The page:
And we’ve seen so little of Fillory. There’s so much more of it out there. Not to mention the Neitherlands. I’ll know when I’m done. Not yet.
FP: In a recent review of Inglorious Basterds Jeffrey Wells said: “There’s no such thing as pure off-the-ground fantasy. All movies are tethered to some kind of world view that takes stock of the way things are outside the realm of make-believe.” Applying that to the literary world, do you agree or disagree?
LG: Oh, sure. Not much to argue with there. C.S. Lewis certainly had a world-view when he wrote Narnia, he’s notorious for it at this point. And it’s no accident that both he and Tolkien were footsoldiers in World War I. That war has sent echoes through every fantasy world created ever since then.
In high school they taught us that The Wizard of Oz was all about the gold standard. Though that may say more about high school than it does about Oz. I think whenever you go into a fantasy world, you re-encounter the real world there. You just don’t recognize it at first.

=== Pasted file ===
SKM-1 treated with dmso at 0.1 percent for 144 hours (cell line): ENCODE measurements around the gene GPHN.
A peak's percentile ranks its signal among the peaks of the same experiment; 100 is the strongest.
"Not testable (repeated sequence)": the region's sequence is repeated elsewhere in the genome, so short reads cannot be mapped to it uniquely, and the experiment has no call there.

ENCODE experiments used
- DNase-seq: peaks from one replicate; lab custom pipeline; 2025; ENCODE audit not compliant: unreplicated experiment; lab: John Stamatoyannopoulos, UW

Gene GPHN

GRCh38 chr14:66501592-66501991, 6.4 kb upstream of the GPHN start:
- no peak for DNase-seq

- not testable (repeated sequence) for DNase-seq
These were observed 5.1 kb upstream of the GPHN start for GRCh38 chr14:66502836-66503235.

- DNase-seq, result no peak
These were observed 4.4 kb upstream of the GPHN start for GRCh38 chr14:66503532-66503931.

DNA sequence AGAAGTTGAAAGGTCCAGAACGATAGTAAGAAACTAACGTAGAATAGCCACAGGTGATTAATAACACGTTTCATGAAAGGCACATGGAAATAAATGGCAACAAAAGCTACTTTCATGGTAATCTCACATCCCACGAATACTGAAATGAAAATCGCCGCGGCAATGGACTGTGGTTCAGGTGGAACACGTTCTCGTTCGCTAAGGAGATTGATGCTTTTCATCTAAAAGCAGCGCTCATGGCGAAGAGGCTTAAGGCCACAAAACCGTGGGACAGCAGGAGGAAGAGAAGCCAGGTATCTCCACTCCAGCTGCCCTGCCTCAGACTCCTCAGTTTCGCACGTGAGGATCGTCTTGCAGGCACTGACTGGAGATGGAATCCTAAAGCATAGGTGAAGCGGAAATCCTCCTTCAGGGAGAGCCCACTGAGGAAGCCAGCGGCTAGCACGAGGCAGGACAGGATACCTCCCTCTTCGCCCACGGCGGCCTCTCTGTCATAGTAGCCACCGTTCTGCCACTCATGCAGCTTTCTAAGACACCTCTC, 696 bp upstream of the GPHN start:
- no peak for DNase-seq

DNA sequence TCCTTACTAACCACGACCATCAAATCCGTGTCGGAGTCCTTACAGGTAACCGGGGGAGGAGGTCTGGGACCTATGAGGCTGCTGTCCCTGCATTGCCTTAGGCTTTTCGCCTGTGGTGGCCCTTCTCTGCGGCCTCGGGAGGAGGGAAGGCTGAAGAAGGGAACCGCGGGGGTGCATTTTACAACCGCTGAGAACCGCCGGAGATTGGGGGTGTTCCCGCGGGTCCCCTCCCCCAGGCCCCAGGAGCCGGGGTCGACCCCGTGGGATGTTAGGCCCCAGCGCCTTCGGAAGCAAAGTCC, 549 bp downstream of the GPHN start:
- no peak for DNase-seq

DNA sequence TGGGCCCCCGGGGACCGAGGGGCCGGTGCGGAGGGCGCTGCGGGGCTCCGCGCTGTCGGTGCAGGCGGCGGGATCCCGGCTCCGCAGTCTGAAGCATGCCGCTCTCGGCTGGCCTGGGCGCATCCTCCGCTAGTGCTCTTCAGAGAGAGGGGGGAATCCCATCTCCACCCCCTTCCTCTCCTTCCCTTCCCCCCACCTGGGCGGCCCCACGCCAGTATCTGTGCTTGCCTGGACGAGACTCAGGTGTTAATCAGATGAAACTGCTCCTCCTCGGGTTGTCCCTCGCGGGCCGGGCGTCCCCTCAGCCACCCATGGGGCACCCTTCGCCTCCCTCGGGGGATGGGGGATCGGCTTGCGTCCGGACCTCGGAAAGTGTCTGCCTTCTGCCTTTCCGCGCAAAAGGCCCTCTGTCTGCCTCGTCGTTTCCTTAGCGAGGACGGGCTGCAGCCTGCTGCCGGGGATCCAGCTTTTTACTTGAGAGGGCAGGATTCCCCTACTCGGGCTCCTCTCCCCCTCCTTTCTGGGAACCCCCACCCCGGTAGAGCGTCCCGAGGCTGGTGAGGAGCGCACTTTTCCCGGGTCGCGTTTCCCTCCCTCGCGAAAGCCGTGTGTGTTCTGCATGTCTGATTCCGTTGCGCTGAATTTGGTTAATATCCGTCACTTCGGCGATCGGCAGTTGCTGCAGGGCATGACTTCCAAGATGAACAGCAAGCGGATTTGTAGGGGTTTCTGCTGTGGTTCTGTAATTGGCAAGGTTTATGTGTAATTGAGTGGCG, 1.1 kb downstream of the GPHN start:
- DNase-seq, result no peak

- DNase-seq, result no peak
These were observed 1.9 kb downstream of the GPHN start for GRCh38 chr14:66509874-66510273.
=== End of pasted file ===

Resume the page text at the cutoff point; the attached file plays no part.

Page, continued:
FP: Last year you wrote in an article for Time, “There’s no literary term for the quality Twilight and Harry Potter (and The Lord of the Rings) share, but you know it when you see it: their worlds have a freestanding internal integrity that makes you feel as if you should be able to buy real estate there.” Was this something that you felt it was important to achieve with The Magicians?
LG: That was part of the fun of it. The funny thing is, Lewis was notoriously sloppy as a world-builder. He liked to drag in whatever was handy — nymphs, fauns, wizards, Father Christmas, whatever — without much regard to internal consistency. For Christ’s sake, Mrs. Beaver has a sewing machine! It drove Tolkien crazy. Part of the joke of The Magicians is that I’m taking a Narnia-style fantasy world and forcing it to behave consistently. It turns out that you have to bend it and distort it and break it to make it fit.
Though you don’t want everything to be TOO consistent. If everything’s bound by rules and regulations, and you know exactly what’s going to happen next, where does the magic go?